Milton Keynes has produced a whole host of players over the years that have gone to represent their country at senior level and go on to win international senior tournaments across the world, but what does the future look like?

While there are many talented players coming through the ranks, this article will focus on the rise of one of our young starlets in Oliver Butler.

The likes of Sean Vendy, Callum Hemming and Steven Stallwood have developed through the same system in which Butler currently finds himself, as England’s future begins to emerge.

From someone who used to hit shuttlecocks around the living room aged just four, Badminton has always been an interest and now, it’s becoming a lifestyle.

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Butler resides in Milton Keynes, otherwise known as the ‘home of Badminton’, he finds himself a leading member of the junior national set-up and has started to turn heads with his performances both domestically and abroad.

Most notably medalling at the U17 European Championships in the Mixed Doubles with partner Chloe Dennis, whilst being a year below the age limit.

The U17 Nationals saw him win the Singles and Mixed Doubles events, while also settling for a bronze in the Boys Doubles too.

This was backed up by a double bronze medal performance two years below his age group at the U19 National Championships, which showed his ability mixing it with older, more experienced players.

His showing at the Nationals was something he was very proud of.

“The Nationals is the most prestigious event of the year and the tournament everyone wants to win” Butler said.

“With my coaches, I’ve worked hard in the build up to this event, so to take home gold was a fantastic feeling of achievement.”

Not only a success here, but Butler has also medalled in junior internationals across Europe, most notably bringing home gold medals in all three events at the U17 Finnish International.

What has been key to his development is his coaching set-up at the Milton Keynes Badminton Academy – a place with a proven track record of producing talented individuals who go onto play at the highest level.

Having grown over the years under the watchful eye of coaches Ross Reid and Jurgen van Leeuwen, Butler has made the decision to follow his badminton dream by leaving full time education.

The collaboration between Badminton England and MKBA will be key for his future, but Reid reiterated the importance of time management.

“Oliver attended one of the most prestigious schools in England and was a good student. He will have to manage his time wisely” Reid claimed.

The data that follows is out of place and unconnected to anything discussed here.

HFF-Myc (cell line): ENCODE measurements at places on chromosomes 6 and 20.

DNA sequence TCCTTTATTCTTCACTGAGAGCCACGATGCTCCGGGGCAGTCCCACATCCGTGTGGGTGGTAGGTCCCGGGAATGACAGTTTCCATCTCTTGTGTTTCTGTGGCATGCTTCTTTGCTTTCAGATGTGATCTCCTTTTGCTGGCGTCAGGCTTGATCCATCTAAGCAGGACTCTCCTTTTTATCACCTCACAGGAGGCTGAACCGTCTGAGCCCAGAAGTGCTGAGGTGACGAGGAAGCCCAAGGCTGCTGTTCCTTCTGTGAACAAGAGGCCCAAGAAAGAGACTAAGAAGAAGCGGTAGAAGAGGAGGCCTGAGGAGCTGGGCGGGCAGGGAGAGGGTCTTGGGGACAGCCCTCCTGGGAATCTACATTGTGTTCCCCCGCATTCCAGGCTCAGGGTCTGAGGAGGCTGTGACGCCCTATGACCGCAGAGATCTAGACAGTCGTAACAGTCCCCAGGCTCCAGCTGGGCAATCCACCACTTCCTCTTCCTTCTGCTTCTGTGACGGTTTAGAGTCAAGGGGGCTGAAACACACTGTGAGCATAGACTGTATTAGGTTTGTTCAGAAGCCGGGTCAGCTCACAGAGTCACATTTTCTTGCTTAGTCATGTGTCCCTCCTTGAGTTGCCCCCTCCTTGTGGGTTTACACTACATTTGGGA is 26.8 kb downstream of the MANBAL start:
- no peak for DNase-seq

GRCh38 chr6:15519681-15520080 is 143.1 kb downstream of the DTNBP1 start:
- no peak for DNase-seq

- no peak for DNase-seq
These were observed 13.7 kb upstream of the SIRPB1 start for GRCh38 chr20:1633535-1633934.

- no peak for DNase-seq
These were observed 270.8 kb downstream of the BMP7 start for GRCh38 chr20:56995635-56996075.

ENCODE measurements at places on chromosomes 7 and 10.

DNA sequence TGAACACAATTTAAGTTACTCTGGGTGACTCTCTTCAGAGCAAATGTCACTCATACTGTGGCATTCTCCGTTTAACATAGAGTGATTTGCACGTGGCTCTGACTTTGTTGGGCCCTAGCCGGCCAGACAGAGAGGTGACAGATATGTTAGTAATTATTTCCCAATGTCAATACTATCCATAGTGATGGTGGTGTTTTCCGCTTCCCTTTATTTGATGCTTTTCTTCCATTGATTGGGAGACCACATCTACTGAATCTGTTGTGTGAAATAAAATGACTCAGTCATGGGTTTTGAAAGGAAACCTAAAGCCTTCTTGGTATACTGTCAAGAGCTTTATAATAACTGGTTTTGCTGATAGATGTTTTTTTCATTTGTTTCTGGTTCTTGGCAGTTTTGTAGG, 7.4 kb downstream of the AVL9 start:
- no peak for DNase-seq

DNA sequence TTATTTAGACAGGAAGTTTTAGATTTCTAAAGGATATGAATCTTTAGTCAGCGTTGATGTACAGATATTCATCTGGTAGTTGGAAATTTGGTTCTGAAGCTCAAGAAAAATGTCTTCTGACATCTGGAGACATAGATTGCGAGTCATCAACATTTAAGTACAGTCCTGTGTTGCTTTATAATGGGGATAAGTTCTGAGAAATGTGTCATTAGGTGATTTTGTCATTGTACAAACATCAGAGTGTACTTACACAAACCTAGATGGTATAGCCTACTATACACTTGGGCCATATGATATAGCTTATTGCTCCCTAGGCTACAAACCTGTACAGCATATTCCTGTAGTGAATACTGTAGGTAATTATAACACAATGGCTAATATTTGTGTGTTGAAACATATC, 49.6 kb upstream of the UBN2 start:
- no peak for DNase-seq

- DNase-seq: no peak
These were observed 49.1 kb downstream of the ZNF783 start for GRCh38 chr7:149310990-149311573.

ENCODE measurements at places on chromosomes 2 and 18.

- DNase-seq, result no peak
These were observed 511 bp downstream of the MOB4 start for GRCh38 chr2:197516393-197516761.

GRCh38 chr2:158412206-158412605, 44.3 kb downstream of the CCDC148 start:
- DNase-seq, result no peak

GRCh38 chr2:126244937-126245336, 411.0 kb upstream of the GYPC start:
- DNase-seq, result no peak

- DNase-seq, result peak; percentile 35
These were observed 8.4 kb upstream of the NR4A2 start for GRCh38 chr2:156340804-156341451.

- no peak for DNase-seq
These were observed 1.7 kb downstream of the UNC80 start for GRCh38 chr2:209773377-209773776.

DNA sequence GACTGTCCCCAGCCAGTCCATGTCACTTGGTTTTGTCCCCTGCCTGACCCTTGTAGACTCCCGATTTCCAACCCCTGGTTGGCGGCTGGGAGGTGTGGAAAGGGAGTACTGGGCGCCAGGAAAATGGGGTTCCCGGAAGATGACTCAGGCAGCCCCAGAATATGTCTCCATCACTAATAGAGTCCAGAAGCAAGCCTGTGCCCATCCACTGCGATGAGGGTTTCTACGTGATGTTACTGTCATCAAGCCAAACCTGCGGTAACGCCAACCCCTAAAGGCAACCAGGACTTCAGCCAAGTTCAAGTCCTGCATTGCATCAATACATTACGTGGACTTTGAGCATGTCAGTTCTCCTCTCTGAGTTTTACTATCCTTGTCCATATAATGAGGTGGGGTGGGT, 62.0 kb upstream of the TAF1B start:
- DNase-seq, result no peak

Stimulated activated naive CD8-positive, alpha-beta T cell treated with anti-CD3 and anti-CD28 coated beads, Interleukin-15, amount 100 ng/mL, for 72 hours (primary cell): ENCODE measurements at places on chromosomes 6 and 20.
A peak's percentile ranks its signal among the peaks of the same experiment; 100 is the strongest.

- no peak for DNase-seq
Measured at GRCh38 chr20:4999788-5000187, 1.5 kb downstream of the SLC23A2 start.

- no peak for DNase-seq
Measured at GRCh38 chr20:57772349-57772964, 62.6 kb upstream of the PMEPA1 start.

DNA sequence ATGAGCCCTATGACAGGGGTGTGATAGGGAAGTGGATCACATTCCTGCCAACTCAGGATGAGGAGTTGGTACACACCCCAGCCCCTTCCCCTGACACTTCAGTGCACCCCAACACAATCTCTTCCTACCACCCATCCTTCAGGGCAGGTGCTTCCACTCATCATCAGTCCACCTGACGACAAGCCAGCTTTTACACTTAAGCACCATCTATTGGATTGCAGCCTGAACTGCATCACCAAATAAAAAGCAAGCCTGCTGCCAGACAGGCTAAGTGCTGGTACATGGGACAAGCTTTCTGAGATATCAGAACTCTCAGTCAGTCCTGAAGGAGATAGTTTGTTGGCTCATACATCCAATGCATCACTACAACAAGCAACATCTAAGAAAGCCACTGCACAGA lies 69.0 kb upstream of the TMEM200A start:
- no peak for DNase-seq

“Ensuring he uses the extra time away from school to develop his physicality over the next 2 years, spending a lot more time on the courts whilst continuing to study for his A-Levels online.

“He’ll have to learn to fuel himself well and get a lot of rest in between is activities, as he looks to manage all the elements of his new life.

“Whilst he may have decided to leave school and focus on his badminton, he’s going to have a lot going on, but he’s certainly capable of succeeding.”

What will be important for an aspiring professional, is bridging the gap between junior and senior Badminton. It’s a key element of any player’s development and the longer it takes to bridge that gap, the less likely someone is to be successful.

As mentioned, he has competed well above his age, and Reid has guided him through his junior development, so he was best placed to explain what Butler does so well.

Oliver was a relatively small boy coming through as a junior and didn’t have as much power as other players so had to utilise his speed, skills and ingenuity to win matches.

“Now that Oliver is approaching 6ft tall and is developing a lot of power in his attacks, now he is growing into a really well-rounded player. Hence why he is not only a mixed doubles national champion but singles as well.

“Can he bridge the gap between junior and senior quickly? This is not a quick process, and neither would I want it to be.

“Oliver has a lot still to develop and also some important decisions to make on what discipline he will put is full focus on in the years ahead.”

With what seems to be a clearly strong connection between coach and player, it’s a relationship that is key for any aspiring sportsman or woman.

Butler explained his feelings towards MKBA and spoke glowingly of the environment which has shaped his game, and life, to date.

“Since joining MKBA four years ago, my head coach, Ross (Reid) has been a great support to me and instrumental in my development.

“During coaching, he always pushes me out of my comfort zone to get the best from me.

“Ross has a great team of coaches who always put my interests first and although the training is very hard work, every session is enjoyable and rewarding.

“Badminton is a huge part of my life; I’ve been competing since the age of six and this life requires a great deal of commitment from not only myself but my coaches and parents too.”

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In terms of the endgame for Butler, his hopes and aspirations are what you expect from an aspiring professional.

Reaching the Olympics and representing his country were the main goals, and he reiterated that going full time at 16 years old has been a ‘huge life decision’ and that he’s ready to work hard to achieve those goals.

Long-term I would love to represent my country at the highest level and one day compete at the Olympics.

“Going full time at 16-years-old has been a huge life decision for me but I am fully committed.

“Although I know I will need to continue to work extremely hard to achieve my goals, I am up for the challenge and excited to continue on my badminton journey”